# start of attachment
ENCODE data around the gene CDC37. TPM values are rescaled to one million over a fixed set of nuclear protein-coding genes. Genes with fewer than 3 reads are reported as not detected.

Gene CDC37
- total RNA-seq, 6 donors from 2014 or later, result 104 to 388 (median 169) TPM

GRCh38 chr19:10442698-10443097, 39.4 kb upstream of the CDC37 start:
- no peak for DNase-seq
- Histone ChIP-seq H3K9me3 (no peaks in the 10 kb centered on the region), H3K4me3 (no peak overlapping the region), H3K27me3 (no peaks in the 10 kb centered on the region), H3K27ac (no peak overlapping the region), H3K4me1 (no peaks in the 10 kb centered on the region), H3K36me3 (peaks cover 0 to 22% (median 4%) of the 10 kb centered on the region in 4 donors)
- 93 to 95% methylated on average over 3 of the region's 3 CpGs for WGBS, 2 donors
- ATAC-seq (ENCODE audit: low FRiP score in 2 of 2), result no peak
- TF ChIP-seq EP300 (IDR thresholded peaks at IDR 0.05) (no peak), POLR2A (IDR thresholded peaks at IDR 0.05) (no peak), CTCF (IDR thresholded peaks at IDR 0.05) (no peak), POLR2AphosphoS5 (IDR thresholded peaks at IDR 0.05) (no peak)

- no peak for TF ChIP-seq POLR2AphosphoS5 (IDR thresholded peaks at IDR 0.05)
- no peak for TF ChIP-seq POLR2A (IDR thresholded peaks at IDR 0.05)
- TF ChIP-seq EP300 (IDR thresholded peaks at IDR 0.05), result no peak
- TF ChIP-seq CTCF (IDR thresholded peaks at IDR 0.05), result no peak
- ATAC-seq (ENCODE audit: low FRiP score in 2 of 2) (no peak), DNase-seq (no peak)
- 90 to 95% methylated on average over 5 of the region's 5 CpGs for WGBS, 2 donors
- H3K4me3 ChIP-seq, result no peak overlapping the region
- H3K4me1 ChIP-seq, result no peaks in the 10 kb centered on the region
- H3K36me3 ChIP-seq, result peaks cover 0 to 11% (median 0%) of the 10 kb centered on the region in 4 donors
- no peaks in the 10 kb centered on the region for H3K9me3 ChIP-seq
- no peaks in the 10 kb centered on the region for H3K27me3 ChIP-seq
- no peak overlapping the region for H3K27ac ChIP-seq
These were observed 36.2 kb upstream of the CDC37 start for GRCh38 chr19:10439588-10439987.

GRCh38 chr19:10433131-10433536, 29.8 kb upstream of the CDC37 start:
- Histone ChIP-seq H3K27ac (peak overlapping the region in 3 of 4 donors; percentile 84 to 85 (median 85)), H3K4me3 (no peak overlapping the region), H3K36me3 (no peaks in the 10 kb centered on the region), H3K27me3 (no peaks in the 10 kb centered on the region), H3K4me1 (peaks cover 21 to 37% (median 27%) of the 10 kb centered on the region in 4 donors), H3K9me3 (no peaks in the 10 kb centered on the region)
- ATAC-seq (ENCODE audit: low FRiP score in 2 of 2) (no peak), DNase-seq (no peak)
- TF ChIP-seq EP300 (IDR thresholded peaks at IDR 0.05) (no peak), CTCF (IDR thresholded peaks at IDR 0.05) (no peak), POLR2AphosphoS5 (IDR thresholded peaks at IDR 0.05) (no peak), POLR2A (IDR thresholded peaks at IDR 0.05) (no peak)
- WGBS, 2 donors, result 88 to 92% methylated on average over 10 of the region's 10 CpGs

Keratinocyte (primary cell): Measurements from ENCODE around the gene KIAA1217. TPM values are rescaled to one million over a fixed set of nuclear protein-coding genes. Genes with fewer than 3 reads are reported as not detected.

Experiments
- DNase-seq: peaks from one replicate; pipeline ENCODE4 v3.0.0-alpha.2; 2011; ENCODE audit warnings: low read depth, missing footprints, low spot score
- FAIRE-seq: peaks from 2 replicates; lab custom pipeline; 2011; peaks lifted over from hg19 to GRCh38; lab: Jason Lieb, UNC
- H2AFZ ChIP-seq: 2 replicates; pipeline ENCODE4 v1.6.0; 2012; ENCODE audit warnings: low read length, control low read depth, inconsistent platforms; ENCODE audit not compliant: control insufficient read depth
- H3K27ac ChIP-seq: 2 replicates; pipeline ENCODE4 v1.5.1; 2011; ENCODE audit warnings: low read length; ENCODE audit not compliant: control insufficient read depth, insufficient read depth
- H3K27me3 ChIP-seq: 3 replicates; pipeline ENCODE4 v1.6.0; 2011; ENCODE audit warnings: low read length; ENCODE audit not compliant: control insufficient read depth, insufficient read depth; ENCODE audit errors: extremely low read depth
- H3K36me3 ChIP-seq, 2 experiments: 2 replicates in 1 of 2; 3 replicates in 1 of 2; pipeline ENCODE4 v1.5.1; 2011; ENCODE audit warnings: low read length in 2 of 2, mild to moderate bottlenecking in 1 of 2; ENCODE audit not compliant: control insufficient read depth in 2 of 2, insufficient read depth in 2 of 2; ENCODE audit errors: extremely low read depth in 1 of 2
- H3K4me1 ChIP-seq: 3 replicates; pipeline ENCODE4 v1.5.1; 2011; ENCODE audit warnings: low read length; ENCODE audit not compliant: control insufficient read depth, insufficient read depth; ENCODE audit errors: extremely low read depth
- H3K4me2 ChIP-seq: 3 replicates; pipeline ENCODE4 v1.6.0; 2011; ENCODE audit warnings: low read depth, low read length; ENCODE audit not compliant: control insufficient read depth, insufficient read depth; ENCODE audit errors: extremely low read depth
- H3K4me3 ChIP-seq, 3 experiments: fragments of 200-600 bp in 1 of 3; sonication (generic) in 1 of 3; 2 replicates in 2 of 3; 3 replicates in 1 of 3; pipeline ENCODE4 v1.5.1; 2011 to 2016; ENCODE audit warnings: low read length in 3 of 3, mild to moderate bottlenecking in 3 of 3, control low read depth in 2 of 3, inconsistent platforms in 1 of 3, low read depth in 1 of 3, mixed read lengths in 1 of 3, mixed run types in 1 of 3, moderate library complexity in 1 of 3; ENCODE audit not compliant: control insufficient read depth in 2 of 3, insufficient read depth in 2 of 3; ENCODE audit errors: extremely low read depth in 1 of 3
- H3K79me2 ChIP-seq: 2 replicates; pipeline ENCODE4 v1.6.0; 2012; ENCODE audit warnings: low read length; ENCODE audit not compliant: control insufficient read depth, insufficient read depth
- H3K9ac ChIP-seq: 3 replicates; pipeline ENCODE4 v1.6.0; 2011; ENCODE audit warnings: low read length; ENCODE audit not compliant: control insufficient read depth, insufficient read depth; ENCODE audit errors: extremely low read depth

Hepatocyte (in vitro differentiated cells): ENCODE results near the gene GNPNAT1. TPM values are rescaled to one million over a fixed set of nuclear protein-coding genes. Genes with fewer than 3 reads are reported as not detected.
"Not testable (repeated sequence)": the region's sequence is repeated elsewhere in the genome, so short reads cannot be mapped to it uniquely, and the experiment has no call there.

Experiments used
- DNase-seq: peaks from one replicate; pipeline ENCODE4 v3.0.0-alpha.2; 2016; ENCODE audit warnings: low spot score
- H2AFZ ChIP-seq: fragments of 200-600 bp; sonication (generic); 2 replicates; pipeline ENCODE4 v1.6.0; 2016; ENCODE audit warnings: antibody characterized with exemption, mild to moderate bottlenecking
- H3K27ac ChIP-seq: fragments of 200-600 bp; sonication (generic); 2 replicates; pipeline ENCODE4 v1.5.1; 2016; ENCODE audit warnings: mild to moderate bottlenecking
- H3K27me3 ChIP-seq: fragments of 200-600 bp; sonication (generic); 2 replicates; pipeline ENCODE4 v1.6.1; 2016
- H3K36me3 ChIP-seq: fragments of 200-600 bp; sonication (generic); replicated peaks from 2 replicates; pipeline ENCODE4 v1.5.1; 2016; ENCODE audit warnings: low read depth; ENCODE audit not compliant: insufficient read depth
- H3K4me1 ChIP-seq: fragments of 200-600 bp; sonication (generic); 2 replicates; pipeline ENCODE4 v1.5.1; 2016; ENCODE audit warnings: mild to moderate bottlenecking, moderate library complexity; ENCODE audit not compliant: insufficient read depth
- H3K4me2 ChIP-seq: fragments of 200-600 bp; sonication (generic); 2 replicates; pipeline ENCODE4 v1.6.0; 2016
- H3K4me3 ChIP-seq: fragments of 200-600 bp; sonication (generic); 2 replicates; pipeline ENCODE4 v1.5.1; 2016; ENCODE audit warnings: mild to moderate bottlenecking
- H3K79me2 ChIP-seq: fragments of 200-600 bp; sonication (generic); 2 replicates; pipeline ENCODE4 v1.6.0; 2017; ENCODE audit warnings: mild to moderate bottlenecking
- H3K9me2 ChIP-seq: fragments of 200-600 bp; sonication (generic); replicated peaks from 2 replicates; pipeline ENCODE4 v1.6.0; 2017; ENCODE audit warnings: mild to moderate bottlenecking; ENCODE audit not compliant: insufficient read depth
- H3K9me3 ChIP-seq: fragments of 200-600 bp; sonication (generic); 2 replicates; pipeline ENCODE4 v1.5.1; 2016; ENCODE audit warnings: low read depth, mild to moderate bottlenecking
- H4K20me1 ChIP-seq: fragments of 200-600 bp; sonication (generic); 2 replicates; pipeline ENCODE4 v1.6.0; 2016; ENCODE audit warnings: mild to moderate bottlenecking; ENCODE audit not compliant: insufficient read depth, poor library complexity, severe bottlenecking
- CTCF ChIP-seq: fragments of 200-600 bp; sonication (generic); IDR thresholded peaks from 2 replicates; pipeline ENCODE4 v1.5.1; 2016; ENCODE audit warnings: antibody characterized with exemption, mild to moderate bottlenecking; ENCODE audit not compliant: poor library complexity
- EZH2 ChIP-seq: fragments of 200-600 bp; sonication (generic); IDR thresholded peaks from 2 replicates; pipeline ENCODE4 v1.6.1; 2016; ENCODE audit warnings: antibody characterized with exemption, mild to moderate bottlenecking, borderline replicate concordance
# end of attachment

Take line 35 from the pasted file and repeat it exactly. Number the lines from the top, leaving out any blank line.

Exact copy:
- H3K36me3 ChIP-seq, 2 experiments: 2 replicates in 1 of 2; 3 replicates in 1 of 2; pipeline ENCODE4 v1.5.1; 2011; ENCODE audit warnings: low read length in 2 of 2, mild to moderate bottlenecking in 1 of 2; ENCODE audit not compliant: control insufficient read depth in 2 of 2, insufficient read depth in 2 of 2; ENCODE audit errors: extremely low read depth in 1 of 2